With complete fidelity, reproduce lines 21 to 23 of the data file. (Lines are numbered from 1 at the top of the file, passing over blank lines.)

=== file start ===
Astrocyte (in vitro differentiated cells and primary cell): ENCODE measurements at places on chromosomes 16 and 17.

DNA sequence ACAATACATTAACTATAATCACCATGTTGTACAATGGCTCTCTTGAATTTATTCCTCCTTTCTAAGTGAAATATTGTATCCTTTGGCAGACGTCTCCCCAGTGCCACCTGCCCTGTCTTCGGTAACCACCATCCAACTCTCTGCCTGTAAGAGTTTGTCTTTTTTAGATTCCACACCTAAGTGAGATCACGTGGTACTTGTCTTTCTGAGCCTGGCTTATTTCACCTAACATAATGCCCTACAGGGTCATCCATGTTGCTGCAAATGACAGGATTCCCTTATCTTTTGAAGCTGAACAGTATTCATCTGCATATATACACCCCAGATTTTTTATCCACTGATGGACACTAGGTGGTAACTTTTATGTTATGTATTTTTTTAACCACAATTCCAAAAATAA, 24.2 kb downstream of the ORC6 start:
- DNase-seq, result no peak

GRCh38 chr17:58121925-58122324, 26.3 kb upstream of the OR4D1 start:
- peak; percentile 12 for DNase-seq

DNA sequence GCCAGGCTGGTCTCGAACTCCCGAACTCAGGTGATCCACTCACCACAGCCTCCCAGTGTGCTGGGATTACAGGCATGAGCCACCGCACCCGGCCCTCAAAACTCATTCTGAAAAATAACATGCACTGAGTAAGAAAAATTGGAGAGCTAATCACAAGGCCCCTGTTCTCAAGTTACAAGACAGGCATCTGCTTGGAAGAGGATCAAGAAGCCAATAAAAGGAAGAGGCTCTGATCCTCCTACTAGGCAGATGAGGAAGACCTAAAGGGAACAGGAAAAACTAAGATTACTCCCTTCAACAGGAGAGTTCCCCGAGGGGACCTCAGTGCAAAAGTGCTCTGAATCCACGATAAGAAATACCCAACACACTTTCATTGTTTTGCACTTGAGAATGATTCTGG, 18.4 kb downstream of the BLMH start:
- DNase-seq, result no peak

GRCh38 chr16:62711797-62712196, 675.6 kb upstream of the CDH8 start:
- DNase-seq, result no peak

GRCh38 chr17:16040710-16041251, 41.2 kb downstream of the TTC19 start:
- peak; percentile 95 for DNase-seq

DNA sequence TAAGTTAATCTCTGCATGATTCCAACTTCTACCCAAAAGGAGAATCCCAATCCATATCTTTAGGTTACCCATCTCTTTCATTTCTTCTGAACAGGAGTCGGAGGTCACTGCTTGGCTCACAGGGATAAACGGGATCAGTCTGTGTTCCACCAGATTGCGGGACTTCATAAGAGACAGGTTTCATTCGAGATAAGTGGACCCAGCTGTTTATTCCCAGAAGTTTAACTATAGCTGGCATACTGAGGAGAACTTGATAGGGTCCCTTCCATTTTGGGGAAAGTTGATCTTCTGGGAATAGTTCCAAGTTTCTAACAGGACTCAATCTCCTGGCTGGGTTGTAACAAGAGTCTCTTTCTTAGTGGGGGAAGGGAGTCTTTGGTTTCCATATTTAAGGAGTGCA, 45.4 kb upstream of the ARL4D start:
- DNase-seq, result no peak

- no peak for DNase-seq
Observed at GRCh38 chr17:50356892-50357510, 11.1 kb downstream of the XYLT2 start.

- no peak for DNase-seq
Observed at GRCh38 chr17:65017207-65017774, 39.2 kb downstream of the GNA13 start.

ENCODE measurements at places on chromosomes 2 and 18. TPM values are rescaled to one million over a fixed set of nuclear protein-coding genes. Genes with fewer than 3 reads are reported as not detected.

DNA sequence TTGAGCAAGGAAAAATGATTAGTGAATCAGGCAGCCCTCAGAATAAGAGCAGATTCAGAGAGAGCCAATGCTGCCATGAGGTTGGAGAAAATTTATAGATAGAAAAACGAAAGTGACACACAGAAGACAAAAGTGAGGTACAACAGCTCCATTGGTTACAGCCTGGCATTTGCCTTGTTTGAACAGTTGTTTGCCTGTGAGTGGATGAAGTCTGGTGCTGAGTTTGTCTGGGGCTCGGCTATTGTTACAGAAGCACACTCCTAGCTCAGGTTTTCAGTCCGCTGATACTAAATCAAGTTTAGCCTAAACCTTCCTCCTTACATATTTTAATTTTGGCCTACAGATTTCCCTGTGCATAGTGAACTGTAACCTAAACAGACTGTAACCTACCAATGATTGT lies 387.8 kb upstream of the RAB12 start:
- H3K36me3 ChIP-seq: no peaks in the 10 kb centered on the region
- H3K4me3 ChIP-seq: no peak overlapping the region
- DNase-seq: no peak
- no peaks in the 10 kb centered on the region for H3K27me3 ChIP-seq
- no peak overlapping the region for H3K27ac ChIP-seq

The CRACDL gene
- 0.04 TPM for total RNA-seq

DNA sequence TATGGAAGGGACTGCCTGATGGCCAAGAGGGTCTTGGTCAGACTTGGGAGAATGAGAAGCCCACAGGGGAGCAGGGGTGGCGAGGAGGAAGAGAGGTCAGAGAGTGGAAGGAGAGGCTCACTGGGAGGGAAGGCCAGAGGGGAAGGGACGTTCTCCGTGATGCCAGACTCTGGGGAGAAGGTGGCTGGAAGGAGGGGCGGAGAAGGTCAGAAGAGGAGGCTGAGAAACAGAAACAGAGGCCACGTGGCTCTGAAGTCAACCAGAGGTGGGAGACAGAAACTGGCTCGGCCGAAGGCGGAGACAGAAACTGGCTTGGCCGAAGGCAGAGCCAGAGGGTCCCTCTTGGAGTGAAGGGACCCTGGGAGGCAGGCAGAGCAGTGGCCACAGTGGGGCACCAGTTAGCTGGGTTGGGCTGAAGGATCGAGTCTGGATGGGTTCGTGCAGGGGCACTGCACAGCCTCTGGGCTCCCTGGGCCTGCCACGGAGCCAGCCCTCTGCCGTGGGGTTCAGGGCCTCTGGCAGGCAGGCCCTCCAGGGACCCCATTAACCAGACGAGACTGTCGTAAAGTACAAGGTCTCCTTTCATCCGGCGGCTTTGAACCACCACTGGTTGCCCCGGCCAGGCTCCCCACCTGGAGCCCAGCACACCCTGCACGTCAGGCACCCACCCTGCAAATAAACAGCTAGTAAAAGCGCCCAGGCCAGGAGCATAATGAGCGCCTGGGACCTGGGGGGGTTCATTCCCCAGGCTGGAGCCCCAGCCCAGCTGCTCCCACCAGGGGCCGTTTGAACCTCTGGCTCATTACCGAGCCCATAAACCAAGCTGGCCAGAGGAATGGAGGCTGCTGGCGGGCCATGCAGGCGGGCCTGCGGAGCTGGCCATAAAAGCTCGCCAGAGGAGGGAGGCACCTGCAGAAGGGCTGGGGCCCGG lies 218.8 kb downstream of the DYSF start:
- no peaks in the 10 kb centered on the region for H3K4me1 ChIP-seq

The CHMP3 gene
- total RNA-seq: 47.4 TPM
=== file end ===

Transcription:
- H3K4me3 ChIP-seq: no peak overlapping the region
- DNase-seq: no peak
- no peaks in the 10 kb centered on the region for H3K27me3 ChIP-seq